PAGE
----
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You probably thought about growing your own weed sometimes, but concluded that it's too much of a hassle? Look no further, micro growing has everything you're looking for and more. As cannabis and its cultivation is more popular than ever and it seems that trend won't stop soon, we see more and more people wanting to grow their own cannabis. Most beginners to growing don't have the necessary experience or knowledge to start a full-blown indoor or outdoor growing operation, so they opt for a simpler option – a micro grow. Take a couple of seeds and plant them in a cupboard or a similarly small space, trying to get the best possible results of it – or in other words - micro growing. It is a natural way for beginner growers to get that needed experience and to experiment with no fear of ruining a big and expensive operation. This article will cover the basics of micro growing and the differences between it and a standard indoor grow, so let's get started. Micro growing would best be described as a process of growing a small batch of cannabis in a limited space, trying to get the best possible results.
That being said, micro growing is a type of indoor growing, just smaller in proportions. The main difference between a micro grow and a usual indoor grow is exactly that – the amount of space. Due to the lack of space, all the other basic aspects of cannabis growing – light, water and air supply, soil, the choice of strains – differ slightly from your regular indoor grow. Almost any space you imagine can be used for micro growing, from cupboards to computer cases. The main idea (and challenge) is to create the optimum conditions for your plants to thrive in that space. When it comes to micro growing, choosing the right strain is very important due to the limited space available. One of the things to watch out for is the height of your cannabis strain. Sativas grow higher and more slender than indicas, which tend to be short and bushy. Furthermore, during the flowering phase sativas undergo a 200-300% increase in height, while Indicas increase only by 50-100%, which shows that indicas are more compatible with micro growing. Another reasonable option would be autoflowering strains. No matter what the conditions, autoflowering strains stay small due to their genetics (a great many of them even smaller than indicas) and aren't dependent on the light regime, which means they will have a shorter harvest time. Most plants you see occupy the same volume beneath the ground as above. The reason behind this is because the root system is vitally important to a plant, being the part of the plant where it takes up nutrients and water. The amount of space occupied by a plant's root system has a great influence on the plant's size. We can use this correlation to our advantage as micro growing is concerned. The volume of the pot you use to grow your plant in is directly related to how large the plant will grow. To give you an impression: Around 12 liters and more: average plant height Around 5 liters: height of plant up to 60cm Around 2-3 liters: height up to 24cm Around ½ liter: height up to 13cm. A thing to note is that due to the small quantity of soil your plants will need more fertilizer and water than regular plants. You can't grow cannabis at all without light and you can't grow good quality cannabis without proper lighting. Choosing the optimal lighting for your micro grow is an important decision and you have a variety of lamps to choose from – fluorescent tubes, CFL (energy-saving lamps), HPS, HPI and LED bulbs. When choosing a lighting you got to keep an eye out for the wattage and the heat the lighting produces. When it comes to wattage, an average of 400W is required for a square meter. HPS and HPI lamps are the go-to lightings of indoor growers because of their high light output and 400W is lightweight for this kind of lamps. But, the problem with this kind of lighting is that it produces excess heat, which especially won't help with your micro grow. Due to the lack of space things get very hot very quickly and your plants will be in danger of drying out. But, fear not, this is one of the reasons we have fluorescent tubes and CFLs. They are very similar and both have a great light output, don't dissipate much heat and are available in different light colours.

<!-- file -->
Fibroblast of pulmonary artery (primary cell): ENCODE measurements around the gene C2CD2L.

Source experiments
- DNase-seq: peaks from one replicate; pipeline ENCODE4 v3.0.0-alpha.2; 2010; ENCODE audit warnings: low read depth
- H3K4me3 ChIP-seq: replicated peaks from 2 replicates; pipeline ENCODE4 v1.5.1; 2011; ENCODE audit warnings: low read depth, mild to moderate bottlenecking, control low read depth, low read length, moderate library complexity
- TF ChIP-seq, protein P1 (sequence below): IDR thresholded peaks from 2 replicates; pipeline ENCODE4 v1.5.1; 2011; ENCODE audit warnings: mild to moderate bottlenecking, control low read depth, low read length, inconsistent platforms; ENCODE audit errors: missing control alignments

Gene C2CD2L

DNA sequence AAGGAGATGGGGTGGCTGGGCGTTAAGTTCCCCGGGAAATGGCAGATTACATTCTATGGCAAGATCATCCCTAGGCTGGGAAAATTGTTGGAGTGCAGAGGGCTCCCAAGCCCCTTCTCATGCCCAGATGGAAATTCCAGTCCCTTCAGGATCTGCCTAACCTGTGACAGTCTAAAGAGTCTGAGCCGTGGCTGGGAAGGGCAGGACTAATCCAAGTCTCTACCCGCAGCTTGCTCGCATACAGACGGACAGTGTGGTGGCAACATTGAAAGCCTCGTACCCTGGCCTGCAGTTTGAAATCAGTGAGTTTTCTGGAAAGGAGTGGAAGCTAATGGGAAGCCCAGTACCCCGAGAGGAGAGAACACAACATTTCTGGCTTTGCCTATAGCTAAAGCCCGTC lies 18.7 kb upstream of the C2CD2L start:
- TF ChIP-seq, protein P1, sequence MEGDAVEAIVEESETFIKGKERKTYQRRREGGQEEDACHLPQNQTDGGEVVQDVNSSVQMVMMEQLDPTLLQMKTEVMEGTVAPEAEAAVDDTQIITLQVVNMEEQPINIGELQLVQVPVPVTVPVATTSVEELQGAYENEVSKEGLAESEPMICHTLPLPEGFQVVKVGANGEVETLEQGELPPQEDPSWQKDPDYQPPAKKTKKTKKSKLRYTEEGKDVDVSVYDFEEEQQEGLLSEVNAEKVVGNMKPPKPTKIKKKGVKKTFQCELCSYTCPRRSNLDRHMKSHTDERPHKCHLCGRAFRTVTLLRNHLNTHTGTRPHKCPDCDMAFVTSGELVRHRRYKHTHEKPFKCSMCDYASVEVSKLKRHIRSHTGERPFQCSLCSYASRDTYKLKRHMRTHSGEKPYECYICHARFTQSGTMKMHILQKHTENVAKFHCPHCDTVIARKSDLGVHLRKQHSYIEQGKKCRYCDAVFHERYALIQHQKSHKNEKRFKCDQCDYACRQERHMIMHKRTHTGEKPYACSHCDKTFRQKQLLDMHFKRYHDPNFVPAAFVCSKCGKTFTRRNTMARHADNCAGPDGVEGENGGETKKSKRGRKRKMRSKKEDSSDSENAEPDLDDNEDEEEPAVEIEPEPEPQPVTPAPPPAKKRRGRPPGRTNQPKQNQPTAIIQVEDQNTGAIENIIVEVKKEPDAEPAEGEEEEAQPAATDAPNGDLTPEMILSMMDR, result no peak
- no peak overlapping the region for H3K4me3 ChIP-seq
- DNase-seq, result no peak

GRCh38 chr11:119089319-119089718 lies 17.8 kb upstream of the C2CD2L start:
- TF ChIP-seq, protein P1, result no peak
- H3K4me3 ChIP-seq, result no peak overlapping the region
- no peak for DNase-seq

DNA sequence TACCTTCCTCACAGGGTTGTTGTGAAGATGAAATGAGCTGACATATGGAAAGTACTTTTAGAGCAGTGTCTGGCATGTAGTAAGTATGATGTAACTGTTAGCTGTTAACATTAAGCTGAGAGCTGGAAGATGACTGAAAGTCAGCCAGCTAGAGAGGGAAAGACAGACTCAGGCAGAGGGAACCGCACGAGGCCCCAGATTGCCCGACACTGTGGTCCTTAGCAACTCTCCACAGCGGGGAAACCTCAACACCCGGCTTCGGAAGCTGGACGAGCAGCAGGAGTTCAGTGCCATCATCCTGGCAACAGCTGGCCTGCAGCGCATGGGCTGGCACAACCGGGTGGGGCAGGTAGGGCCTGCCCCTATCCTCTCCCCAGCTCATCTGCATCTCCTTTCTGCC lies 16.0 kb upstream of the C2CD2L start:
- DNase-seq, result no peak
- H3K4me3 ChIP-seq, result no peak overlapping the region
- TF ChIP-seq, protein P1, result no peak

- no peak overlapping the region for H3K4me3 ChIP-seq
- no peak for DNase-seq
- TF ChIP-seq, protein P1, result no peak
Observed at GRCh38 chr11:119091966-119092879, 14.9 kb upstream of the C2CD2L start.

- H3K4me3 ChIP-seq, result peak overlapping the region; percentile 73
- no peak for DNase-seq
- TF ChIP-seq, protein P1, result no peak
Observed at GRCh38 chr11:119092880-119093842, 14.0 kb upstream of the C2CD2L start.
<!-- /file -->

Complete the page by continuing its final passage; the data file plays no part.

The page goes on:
You can help your cannabis plant with different light colours – a plant in the vegetative state needs more blue light, while a flowering plant requires more red light.
A good choice for micro growing, because they have a wide light spectrum and virtually don't heat at all, but they come with a hefty price and may not be suitable if you're planning a certain budget.